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News briefs from the Front Range

Some of Springs' peers don't have police helicopters

Colorado Springs City Council is torn up over the issue of police helicopters: Should it scrounge to find $480,000 and fund the two aging birds for 2008, or permanently ground them?

Some cops say they're great tools, and it's looking more and more as though Council will find the money to keep them.

But Police Chief Richard Myers was the first to propose cutting the pair. And many similar-sized cities say they don't need them.

Des Moines, Iowa, for instance, has gotten by without one since the 1980s. When asked if the city wants another one, a police spokesman says maybe, but that it's not a priority.

Madison, Wis., doesn't have a police helicopter. The police spokesman there, Joel DeSpain, says he's never heard of anyone wanting one in the state capital and home to the University of Wisconsin.

"We utilize horse patrols and bike patrols and foot patrols," he says.

Boise, Idaho, has neither helicopters nor plans for any.

By the way, these cities must be doing something right: their combined 2007 homicides amount to fewer than our total (a record 28 as of press time) this year.

We did talk to one comparable city with police helicopters. Wichita, Kan., with about 360,000 people and a metro population of almost 600,000, has long employed helicopters in crime-fighting. Wichita has had 42 homicides so far this year. JAS

County closing in on (and 'in') the new year

Residents needing to chat with El Paso County officials or renew license plates might be relieved that the first round of county building closures will soon end. After most county buildings finish the Christmas week closed for the sake of utilities savings, the doors should be flung wide open come Monday, Dec. 31.

From that point, residents will have to become accustomed to the money-saving closures for 2008, which had not been posted as of Wednesday on the county's Web site.

During 2008 budget discussions, commissioners agreed to generally continue the pattern of closing most offices on Fridays and keeping employees working four 10-hour days. Starting around March, the 4th Judicial District could be closed once a month, along with the district attorney's office, according to the plan.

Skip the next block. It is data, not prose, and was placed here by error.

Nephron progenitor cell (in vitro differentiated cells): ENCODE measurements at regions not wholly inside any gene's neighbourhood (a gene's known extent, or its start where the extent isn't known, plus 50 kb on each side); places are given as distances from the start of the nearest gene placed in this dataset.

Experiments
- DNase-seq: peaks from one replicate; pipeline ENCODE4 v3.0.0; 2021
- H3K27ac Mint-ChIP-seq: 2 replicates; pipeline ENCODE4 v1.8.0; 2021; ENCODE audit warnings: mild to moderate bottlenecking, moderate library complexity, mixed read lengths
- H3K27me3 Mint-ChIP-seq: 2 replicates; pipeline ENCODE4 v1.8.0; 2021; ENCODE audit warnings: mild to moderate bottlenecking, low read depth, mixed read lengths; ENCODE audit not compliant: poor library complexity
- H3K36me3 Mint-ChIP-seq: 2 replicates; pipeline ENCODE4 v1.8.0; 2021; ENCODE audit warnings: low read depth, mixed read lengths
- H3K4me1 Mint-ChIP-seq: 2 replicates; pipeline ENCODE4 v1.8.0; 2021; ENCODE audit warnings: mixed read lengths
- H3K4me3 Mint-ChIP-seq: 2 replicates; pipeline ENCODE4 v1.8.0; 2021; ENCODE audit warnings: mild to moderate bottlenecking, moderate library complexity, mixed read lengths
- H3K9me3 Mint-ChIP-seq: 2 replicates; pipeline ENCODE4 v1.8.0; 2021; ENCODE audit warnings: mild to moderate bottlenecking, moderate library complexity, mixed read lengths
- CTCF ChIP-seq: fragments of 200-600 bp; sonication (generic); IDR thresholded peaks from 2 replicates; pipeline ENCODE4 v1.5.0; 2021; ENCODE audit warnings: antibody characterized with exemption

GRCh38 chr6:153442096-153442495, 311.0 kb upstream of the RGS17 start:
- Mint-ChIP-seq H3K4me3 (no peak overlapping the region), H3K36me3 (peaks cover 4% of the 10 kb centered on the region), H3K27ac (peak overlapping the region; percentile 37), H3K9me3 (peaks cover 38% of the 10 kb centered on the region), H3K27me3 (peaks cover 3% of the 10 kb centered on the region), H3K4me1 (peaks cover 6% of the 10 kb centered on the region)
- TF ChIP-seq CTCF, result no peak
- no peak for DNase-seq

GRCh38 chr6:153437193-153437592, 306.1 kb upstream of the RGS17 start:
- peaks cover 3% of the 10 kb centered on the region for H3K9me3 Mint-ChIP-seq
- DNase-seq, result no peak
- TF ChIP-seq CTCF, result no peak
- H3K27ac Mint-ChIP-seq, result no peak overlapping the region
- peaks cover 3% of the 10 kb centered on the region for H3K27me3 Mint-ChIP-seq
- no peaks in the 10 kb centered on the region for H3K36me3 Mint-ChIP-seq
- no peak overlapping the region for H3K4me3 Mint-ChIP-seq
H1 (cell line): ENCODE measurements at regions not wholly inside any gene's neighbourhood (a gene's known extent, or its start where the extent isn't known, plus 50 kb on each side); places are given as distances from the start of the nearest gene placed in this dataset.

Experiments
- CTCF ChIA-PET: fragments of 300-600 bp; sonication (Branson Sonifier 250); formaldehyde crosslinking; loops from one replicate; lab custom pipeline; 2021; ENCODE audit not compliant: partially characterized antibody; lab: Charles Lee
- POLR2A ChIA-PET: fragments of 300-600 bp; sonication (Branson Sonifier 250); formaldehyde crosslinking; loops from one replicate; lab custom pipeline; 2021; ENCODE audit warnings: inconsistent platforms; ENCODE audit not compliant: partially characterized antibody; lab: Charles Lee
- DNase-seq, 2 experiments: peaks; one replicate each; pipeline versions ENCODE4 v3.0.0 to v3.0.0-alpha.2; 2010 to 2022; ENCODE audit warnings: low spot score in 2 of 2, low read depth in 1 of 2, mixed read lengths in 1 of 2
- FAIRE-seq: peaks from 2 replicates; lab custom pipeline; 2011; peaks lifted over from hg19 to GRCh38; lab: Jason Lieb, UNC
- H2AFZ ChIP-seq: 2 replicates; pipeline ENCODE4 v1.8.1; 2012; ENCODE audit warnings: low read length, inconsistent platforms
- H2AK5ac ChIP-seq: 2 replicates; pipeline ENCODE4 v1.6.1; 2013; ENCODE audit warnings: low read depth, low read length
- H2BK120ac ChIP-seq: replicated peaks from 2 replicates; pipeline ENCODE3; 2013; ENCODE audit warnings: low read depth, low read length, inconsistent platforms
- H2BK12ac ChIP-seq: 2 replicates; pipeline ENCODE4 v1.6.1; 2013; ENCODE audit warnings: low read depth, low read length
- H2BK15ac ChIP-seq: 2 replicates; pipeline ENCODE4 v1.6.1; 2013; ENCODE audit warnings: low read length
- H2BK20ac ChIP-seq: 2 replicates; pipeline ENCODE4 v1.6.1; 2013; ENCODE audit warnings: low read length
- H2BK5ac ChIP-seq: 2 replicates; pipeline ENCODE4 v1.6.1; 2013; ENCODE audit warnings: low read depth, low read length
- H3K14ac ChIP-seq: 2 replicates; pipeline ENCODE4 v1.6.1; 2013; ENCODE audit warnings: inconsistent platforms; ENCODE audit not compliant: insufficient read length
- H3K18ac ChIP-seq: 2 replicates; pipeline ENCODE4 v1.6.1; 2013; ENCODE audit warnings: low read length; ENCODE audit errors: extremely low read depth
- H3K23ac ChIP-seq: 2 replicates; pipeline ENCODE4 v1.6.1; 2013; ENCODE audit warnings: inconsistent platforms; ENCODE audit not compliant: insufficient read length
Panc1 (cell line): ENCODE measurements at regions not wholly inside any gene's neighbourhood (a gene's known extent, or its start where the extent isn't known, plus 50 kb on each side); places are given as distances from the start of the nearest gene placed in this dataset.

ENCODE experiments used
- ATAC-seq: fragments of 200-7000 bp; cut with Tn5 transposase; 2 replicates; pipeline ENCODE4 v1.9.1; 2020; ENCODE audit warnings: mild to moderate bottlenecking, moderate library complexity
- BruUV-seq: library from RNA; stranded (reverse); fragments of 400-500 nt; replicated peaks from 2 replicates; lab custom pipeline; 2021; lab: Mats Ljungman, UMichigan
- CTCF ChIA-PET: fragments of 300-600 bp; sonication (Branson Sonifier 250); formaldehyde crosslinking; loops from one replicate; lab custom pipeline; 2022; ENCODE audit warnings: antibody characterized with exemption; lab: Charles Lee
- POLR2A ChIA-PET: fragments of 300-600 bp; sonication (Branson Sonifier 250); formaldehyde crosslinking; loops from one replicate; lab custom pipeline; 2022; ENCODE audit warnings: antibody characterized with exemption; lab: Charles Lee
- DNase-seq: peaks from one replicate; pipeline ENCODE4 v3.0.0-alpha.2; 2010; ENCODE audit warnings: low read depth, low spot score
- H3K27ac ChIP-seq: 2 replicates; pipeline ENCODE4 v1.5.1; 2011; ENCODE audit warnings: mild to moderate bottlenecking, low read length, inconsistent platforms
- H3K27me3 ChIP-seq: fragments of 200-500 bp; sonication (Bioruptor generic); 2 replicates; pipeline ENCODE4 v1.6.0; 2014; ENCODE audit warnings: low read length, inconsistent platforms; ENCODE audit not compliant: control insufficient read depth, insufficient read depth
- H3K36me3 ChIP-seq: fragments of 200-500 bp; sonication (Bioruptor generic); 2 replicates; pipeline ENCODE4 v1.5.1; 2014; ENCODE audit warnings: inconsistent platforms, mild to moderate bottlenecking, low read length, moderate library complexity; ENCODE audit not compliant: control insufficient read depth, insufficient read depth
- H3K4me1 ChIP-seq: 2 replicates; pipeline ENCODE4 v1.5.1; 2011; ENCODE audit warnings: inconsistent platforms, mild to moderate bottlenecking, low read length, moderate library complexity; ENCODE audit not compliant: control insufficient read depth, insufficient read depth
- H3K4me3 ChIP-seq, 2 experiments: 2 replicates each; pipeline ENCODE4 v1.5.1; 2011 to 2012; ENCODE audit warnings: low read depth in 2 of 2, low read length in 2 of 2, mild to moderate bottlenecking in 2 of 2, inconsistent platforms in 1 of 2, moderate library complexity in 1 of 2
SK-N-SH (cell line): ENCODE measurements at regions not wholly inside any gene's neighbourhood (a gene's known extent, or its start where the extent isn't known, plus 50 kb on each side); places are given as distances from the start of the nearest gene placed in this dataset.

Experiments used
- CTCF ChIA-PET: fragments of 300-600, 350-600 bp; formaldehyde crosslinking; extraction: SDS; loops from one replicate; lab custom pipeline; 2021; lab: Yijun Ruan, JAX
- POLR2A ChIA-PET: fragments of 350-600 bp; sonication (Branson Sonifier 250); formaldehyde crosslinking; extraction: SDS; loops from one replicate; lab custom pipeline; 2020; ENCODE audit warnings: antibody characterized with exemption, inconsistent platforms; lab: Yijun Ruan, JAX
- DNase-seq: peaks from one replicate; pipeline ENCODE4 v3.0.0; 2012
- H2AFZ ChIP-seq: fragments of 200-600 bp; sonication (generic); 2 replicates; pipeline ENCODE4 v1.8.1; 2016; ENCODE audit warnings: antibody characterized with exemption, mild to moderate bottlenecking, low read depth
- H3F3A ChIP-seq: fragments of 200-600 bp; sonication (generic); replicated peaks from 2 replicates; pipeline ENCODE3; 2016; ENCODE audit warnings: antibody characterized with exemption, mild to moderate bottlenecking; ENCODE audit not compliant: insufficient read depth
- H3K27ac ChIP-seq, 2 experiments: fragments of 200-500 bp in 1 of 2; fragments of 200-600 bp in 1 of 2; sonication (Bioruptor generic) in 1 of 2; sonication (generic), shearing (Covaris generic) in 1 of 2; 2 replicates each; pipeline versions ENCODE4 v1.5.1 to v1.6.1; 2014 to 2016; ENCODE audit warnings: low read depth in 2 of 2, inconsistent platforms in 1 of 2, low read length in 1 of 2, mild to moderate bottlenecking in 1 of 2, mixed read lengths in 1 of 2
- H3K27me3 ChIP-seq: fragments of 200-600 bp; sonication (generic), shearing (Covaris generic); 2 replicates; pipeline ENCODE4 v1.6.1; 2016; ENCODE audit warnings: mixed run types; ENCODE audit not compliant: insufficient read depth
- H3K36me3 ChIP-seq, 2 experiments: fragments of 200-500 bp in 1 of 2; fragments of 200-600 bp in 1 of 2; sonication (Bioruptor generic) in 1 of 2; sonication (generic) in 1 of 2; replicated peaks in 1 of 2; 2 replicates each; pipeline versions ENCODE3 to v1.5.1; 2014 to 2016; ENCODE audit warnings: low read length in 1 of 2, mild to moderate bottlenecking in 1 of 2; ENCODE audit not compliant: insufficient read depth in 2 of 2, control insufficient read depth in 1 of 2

The moral of all this: Check often, call ahead and try to maintain a sense of holiday good cheer if you have business with the county this year. AL

COSMIX finishing up

The COSMIX project is winding down, right on schedule.

COSMIX spokeswoman Michele Majeune says three lanes in both directions are open on Interstate 25, and only minor work remains to be done. Despite an unexpected run-in with a utility line during drainage work underneath the Colorado Avenue bridge, that street work is nearly complete. As far as Majeune knows, the Bijou Street bridge is done. So is the once-troublesome intersection of Mark Dabling and Rockrimmon boulevards.

COSMIX work is expected to wrap up at the end of 2007. JAS

City's homeless get $1.5 million Christmas gift

Many charities that serve Colorado Springs' homeless will benefit soon from major financial boosts, thanks to nearly $1.5 million in grants.

Homeward Pikes Peak executive director Bob Holmes has announced that his organization, which represents and serves Springs charities for the homeless, has secured funding from the U.S. Department of Housing and Urban Development's SuperNOFA grant program.

Holmes says the Springs received the maximum allowable amount of money from the HUD grants. The funds will help a variety of local programs, from the Shelter Plus Care and Housing First programs to Urban Peak. JAS

Coach accused of inappropriate behavior

A Lewis-Palmer Middle School teacher and girls basketball coach was arrested just before Christmas on suspicion of touching two players in an "inappropriate sexual manner," according to the El Paso County Sheriff's Office.

Gregory Jackson, a math teacher, was jailed on two counts of sexual assault on a child by one in a position of trust, and he has been placed on paid leave during the investigation, a news release states.

The accusations against Jackson mark the second time in a year that sexual misconduct charges have been filed against a basketball coach at a Monument school.

A coach at the Monument Academy charter school was cleared at trial this fall of all but a simple assault charge after he was accused of sexually assaulting boys on the team by, among other things, hitting them in the groin with basketballs during practices. AL

Compiled by Anthony Lane and J. Adrian Stanley.

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